Author McGowan, Abigail
Title Crafting the nation in colonial India [electronic resource] / Abigail McGowan
Imprint New York, NY : Palgrave Macmillan, 2009
book jacket
Edition 1st ed
Descript xiii, 265 p. : ill. ; 22 cm
Note Includes bibliographical references and index
Demanding knowledge, documenting the body -- The culture of difference : from colonial knowledge to the problem with crafts -- Developing traditions : preservationist design and the independentartisan -- Modernizing artisanship : rationalization, efficiency and the cult of the craftsman -- Conclusion : the long life of difference : Gandhi and the politics of crafts after 1920
Electronic reproduction. Basingstoke, England : Palgrave Macmillan, 2010. Mode of access:World Wide Web. System requirements: Web browser. Title from title screen (viewed on Jan. 11, 2010). Access may be restricted to users at subscribing institutions
"Well before Gandhi popularized hand-spun, hand-woven cloth, Britishand Indian activists had made crafts central to plans for India's economic and cultural revival.  Combining tradition and employment at a time of industrial transition, crafts appealed to both government officials and nationalist activists alike - even as they bemoaned artisansas conservative and backwards.  That connection between development and cultural judgment was not incidental. Drawing on a wide range ofcraft development initiatives in western India between 1851 and 1922 -from art and industrial schoolsto model factories, pattern books, exhibitions, technical experiments, and cooperatives - McGowan argues thatcrafts came to political prominence through British and Indian negotiations over power: power over the lower classes, over the economy, and over the future of the country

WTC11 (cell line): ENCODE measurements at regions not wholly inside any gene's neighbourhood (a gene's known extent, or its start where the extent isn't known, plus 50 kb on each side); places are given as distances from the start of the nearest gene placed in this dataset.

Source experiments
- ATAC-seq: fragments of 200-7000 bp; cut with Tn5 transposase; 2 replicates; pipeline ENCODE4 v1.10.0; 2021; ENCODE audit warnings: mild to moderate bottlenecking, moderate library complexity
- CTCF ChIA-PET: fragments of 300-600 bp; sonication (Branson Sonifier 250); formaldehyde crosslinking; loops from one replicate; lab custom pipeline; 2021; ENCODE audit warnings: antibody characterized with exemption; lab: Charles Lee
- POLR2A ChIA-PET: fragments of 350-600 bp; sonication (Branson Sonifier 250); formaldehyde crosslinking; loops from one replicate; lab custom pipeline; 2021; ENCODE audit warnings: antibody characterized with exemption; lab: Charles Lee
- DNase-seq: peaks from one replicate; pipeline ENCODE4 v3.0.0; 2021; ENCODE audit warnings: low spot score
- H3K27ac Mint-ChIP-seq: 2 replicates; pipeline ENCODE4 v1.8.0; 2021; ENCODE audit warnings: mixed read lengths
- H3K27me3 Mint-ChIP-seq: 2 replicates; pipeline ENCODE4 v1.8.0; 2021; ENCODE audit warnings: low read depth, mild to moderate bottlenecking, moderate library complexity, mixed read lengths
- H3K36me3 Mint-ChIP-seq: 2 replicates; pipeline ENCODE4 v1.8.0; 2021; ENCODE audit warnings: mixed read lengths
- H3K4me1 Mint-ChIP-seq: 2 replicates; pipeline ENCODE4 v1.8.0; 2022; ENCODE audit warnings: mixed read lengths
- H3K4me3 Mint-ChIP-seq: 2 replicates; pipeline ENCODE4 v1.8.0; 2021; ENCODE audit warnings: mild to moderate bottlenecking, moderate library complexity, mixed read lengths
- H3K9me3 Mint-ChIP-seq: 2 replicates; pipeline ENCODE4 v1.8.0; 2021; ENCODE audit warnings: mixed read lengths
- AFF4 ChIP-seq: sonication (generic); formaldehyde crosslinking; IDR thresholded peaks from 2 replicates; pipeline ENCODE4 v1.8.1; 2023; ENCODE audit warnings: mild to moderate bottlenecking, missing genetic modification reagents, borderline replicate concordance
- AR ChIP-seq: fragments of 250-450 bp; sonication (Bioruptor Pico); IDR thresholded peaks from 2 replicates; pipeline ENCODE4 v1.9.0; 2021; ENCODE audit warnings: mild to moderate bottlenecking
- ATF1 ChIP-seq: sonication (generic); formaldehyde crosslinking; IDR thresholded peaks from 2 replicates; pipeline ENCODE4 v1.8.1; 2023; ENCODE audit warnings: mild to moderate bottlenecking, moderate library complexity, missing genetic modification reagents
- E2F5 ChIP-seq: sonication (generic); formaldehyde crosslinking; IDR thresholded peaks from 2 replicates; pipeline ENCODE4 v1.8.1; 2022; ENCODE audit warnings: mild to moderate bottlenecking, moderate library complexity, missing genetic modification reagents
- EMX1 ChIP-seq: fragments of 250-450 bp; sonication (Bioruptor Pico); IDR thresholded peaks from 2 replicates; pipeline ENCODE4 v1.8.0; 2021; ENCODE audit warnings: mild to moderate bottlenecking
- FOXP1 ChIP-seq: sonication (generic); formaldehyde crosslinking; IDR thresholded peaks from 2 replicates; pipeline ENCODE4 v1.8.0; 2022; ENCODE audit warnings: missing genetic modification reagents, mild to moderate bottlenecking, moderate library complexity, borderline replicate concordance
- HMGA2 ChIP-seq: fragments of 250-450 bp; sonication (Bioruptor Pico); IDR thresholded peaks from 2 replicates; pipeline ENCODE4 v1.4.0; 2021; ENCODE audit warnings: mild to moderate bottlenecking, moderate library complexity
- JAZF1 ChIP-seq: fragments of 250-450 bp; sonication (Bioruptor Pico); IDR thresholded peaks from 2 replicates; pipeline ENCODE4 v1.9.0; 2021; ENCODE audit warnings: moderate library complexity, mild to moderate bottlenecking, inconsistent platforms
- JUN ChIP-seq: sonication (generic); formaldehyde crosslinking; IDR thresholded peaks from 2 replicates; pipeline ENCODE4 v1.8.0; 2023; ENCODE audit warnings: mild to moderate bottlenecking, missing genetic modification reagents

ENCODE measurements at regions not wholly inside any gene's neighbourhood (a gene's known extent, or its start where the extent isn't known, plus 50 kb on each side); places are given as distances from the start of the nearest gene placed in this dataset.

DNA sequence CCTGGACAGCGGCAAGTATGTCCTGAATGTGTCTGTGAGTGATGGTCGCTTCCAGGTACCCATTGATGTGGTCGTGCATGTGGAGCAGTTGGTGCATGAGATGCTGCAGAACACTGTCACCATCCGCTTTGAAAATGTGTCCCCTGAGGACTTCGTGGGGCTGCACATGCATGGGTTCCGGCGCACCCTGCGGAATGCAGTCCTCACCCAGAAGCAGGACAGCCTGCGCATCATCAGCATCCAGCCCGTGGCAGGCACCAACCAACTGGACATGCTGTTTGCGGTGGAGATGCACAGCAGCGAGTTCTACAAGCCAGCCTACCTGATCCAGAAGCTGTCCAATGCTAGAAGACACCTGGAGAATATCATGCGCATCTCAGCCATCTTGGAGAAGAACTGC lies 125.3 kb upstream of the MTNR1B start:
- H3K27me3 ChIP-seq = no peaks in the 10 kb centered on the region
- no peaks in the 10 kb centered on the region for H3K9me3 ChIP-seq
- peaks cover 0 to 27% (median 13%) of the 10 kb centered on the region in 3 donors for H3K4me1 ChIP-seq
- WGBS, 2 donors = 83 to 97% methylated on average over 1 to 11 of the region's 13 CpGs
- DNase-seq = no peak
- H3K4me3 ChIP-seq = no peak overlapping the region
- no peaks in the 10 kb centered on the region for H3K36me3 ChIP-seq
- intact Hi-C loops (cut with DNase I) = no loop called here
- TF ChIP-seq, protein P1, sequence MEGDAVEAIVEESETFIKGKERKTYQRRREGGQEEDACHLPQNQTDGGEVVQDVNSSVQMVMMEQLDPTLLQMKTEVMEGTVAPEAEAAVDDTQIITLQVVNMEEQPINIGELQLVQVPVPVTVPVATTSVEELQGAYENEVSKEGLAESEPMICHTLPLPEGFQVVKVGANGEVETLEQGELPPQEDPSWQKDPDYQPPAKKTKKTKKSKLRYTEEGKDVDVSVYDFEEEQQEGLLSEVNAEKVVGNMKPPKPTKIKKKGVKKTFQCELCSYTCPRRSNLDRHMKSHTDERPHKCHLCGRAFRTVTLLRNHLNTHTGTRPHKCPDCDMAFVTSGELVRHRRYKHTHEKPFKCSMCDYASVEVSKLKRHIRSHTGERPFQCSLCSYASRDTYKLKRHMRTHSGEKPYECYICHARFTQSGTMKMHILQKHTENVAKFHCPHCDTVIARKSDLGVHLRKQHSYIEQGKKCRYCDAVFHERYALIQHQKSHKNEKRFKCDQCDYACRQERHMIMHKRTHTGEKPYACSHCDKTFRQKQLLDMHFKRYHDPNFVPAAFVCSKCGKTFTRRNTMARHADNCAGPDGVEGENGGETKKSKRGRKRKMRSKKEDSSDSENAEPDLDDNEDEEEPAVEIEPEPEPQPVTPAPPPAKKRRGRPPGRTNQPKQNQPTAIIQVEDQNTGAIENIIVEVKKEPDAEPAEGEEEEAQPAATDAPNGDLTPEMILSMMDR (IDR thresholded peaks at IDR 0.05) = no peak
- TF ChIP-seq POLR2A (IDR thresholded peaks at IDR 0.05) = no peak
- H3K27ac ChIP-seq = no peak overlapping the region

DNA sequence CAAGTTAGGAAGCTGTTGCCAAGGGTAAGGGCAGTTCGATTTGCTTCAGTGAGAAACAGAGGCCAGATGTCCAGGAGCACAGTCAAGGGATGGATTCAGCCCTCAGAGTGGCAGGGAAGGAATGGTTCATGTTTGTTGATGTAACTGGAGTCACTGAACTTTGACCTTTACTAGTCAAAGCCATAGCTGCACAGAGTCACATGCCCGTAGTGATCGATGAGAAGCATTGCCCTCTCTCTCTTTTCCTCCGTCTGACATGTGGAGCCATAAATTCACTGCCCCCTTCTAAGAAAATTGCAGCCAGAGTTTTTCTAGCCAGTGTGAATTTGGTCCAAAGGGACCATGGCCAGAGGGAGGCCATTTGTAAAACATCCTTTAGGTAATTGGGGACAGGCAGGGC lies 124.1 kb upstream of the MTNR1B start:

Link Original 0230612679 9780230612679 (DLC) 2008055761 (OCoLC)228360286
Subject Decorative arts -- India
Industries, Primitive -- India
Cultural awareness -- India
India -- History -- British occupation, 1765-1947
Electronic books. local
Alt Author Palgrave Connect (Online service)